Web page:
This time of year always brings Buddy Holly to mind. The songs never get old. The story never gets any less poignant: that of young talent dying well before its time. That spot in the fenceline still has flowers next to it, and it's still just as dark, with cornfields covered in light snow.
Thanks to YouTube, now we can hear Buddy's voice for ourselves, self-recorded for his own purposes.
The background: In 1956, Buddy Holly recorded several songs in Nashville , working with producer Owen Bradley. Bradley would later become famous producing Patsy Cline, Brenda Lee, Loretta Lynn, Conway Twitty and others. One of the songs Buddy recorded was "That'll Be The Day". Unfortunately, Owen Bradley hated rock n' roll, and the production was horrible. The songs were left "in the can". As a result of Decca's seeming lack of interest, Buddy ended up in New Mexico, recording That'll Be The Day with his own arrangement. This would become the famous version, the monster hit of rock n roll.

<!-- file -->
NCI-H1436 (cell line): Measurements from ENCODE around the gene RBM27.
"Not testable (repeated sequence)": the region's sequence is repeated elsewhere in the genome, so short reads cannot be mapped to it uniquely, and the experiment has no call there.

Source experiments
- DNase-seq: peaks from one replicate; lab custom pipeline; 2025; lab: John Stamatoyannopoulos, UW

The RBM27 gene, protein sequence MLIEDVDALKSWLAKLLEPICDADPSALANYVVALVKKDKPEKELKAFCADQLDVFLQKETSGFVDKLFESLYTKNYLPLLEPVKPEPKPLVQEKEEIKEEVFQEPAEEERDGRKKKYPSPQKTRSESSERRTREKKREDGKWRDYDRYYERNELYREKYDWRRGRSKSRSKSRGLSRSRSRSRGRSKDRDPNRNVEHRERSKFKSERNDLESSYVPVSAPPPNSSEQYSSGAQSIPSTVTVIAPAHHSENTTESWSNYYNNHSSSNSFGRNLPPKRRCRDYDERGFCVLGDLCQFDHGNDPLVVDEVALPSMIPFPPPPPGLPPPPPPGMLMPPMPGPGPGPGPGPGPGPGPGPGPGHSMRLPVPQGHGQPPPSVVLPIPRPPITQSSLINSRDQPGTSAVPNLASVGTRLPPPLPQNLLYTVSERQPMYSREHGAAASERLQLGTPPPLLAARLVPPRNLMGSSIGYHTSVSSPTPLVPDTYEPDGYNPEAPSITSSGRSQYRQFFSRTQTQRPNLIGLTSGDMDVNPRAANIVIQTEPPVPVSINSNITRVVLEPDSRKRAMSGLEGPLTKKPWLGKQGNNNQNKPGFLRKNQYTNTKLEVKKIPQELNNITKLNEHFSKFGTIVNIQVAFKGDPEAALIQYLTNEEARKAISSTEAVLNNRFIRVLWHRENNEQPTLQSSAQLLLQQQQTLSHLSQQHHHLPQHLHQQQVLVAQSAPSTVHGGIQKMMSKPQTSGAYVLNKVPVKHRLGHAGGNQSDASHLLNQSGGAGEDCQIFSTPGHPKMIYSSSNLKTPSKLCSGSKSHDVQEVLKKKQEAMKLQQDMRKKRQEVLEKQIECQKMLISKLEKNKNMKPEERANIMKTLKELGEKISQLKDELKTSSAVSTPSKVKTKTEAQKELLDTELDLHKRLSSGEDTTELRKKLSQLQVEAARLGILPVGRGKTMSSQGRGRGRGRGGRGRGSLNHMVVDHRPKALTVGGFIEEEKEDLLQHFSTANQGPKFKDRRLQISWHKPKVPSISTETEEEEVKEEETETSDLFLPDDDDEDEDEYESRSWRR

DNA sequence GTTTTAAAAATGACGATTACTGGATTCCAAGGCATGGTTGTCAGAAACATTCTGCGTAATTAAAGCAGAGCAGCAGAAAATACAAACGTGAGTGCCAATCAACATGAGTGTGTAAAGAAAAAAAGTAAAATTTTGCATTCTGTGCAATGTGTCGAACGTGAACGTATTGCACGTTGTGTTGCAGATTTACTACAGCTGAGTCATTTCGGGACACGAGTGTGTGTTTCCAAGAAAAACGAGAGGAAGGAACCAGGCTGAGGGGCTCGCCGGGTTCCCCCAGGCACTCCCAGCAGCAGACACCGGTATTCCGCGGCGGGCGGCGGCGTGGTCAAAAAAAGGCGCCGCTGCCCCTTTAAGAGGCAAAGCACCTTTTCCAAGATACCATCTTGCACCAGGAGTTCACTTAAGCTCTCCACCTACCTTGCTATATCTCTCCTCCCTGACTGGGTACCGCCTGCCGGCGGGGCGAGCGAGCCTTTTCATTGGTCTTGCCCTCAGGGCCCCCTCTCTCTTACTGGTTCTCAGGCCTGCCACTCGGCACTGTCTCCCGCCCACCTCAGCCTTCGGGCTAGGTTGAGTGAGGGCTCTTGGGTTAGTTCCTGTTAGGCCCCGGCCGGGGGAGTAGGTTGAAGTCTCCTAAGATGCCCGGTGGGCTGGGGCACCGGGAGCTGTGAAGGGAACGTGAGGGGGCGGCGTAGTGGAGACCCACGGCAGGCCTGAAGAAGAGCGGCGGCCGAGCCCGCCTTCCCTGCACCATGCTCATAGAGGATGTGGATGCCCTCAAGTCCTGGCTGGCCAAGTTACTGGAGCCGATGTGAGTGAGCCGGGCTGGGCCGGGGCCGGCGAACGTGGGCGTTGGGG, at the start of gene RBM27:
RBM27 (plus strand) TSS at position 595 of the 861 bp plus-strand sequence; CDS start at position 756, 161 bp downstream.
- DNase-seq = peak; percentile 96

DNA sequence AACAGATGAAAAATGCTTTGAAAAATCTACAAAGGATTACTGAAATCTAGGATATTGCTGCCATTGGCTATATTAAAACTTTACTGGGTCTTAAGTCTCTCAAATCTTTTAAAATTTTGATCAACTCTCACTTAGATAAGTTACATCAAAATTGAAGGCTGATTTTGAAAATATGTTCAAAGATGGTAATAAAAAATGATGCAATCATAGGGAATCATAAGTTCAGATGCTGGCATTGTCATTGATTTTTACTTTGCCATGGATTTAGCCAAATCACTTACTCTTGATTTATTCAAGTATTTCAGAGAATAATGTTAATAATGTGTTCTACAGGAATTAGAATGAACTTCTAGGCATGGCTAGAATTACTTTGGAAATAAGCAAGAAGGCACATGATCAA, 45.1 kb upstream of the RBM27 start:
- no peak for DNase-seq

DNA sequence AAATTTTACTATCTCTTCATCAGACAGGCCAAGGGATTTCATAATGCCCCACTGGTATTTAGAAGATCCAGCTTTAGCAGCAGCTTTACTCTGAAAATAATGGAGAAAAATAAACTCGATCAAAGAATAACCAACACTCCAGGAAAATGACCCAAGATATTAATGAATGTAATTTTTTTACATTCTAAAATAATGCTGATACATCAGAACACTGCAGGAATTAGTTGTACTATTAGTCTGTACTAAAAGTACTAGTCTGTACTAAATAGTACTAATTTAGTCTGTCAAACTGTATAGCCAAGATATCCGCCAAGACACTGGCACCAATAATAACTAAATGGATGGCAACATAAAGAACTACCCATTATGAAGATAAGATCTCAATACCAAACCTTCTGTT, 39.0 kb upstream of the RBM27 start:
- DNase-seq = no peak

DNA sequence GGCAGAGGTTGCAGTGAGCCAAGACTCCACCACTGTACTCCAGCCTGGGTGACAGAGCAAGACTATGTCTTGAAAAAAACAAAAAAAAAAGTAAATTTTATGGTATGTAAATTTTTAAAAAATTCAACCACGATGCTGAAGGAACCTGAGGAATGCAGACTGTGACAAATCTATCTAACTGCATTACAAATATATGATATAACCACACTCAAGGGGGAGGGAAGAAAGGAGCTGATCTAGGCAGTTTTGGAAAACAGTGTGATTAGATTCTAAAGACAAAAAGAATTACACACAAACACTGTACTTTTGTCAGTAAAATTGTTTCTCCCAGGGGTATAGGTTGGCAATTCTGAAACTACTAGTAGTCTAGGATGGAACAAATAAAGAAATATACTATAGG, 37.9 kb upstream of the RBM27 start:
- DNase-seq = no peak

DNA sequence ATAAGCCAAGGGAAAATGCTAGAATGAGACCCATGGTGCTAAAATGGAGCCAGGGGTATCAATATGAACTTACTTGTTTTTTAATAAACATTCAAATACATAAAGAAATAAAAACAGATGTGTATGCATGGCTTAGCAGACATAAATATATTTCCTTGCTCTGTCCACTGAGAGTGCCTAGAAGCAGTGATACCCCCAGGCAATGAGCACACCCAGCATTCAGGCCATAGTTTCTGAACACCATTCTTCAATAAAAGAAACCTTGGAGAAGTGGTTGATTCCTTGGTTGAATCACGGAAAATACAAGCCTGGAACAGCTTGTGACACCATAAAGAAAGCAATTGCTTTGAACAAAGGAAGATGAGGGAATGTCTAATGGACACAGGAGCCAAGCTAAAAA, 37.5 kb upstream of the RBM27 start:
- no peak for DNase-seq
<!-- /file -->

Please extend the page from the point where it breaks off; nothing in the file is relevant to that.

The problem was his contract with Decca. Decca owned all rights to the songs Buddy recorded. According to his contract, he couldn't release any version of them. He decided to call Decca and try to get a release from them. For some reason, he secretly taped the conversation.
Decca refused to give him the rights to his own song, but fortunately for the world, Buddy eventually violated his contract by releasing his version of That'll Be the Day.
Here's Buddy Holly, in his own words, fifty-three years ago:
Buddy Holly, R.I.P. February 3, 1959
A Tuesday List by Ree
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